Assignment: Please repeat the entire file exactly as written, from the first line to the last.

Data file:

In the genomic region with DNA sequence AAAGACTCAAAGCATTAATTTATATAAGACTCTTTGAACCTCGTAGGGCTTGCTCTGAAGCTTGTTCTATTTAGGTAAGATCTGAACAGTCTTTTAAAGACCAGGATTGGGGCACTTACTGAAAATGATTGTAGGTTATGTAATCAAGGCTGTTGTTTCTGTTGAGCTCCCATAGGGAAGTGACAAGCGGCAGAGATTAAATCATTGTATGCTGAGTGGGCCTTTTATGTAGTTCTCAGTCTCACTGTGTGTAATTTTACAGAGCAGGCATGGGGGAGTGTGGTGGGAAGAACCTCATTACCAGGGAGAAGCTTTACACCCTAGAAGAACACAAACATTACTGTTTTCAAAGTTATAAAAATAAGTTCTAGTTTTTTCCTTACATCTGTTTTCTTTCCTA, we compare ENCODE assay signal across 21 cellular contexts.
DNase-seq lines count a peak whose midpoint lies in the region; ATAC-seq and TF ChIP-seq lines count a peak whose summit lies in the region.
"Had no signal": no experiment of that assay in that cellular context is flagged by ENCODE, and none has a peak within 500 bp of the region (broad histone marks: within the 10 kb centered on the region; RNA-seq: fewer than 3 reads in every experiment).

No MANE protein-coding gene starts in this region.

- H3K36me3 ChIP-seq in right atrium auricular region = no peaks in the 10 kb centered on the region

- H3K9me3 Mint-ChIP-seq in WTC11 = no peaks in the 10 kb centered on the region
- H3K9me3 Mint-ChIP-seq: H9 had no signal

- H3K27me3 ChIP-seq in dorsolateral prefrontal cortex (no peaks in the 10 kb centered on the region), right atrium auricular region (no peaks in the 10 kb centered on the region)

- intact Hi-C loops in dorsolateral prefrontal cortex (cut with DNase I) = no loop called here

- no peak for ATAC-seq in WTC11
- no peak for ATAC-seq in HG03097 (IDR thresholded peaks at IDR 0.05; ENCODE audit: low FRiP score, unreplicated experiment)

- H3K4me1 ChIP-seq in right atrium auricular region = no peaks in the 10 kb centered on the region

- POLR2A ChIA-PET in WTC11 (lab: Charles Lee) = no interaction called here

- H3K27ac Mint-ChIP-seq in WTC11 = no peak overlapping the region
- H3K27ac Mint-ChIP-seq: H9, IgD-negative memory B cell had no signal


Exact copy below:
In the genomic region with DNA sequence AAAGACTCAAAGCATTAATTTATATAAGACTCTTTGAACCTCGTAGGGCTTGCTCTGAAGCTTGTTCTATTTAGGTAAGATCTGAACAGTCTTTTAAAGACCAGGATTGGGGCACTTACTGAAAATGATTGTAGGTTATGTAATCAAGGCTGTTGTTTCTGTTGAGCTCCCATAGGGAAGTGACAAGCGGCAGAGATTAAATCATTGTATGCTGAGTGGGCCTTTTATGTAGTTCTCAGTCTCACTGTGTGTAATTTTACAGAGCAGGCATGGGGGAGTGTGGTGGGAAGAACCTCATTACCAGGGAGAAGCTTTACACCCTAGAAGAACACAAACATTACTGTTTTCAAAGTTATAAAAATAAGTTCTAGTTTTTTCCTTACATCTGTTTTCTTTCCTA, we compare ENCODE assay signal across 21 cellular contexts.
DNase-seq lines count a peak whose midpoint lies in the region; ATAC-seq and TF ChIP-seq lines count a peak whose summit lies in the region.
"Had no signal": no experiment of that assay in that cellular context is flagged by ENCODE, and none has a peak within 500 bp of the region (broad histone marks: within the 10 kb centered on the region; RNA-seq: fewer than 3 reads in every experiment).

No MANE protein-coding gene starts in this region.

- H3K36me3 ChIP-seq in right atrium auricular region = no peaks in the 10 kb centered on the region

- H3K9me3 Mint-ChIP-seq in WTC11 = no peaks in the 10 kb centered on the region
- H3K9me3 Mint-ChIP-seq: H9 had no signal

- H3K27me3 ChIP-seq in dorsolateral prefrontal cortex (no peaks in the 10 kb centered on the region), right atrium auricular region (no peaks in the 10 kb centered on the region)

- intact Hi-C loops in dorsolateral prefrontal cortex (cut with DNase I) = no loop called here

- no peak for ATAC-seq in WTC11
- no peak for ATAC-seq in HG03097 (IDR thresholded peaks at IDR 0.05; ENCODE audit: low FRiP score, unreplicated experiment)

- H3K4me1 ChIP-seq in right atrium auricular region = no peaks in the 10 kb centered on the region

- POLR2A ChIA-PET in WTC11 (lab: Charles Lee) = no interaction called here

- H3K27ac Mint-ChIP-seq in WTC11 = no peak overlapping the region
- H3K27ac Mint-ChIP-seq: H9, IgD-negative memory B cell had no signal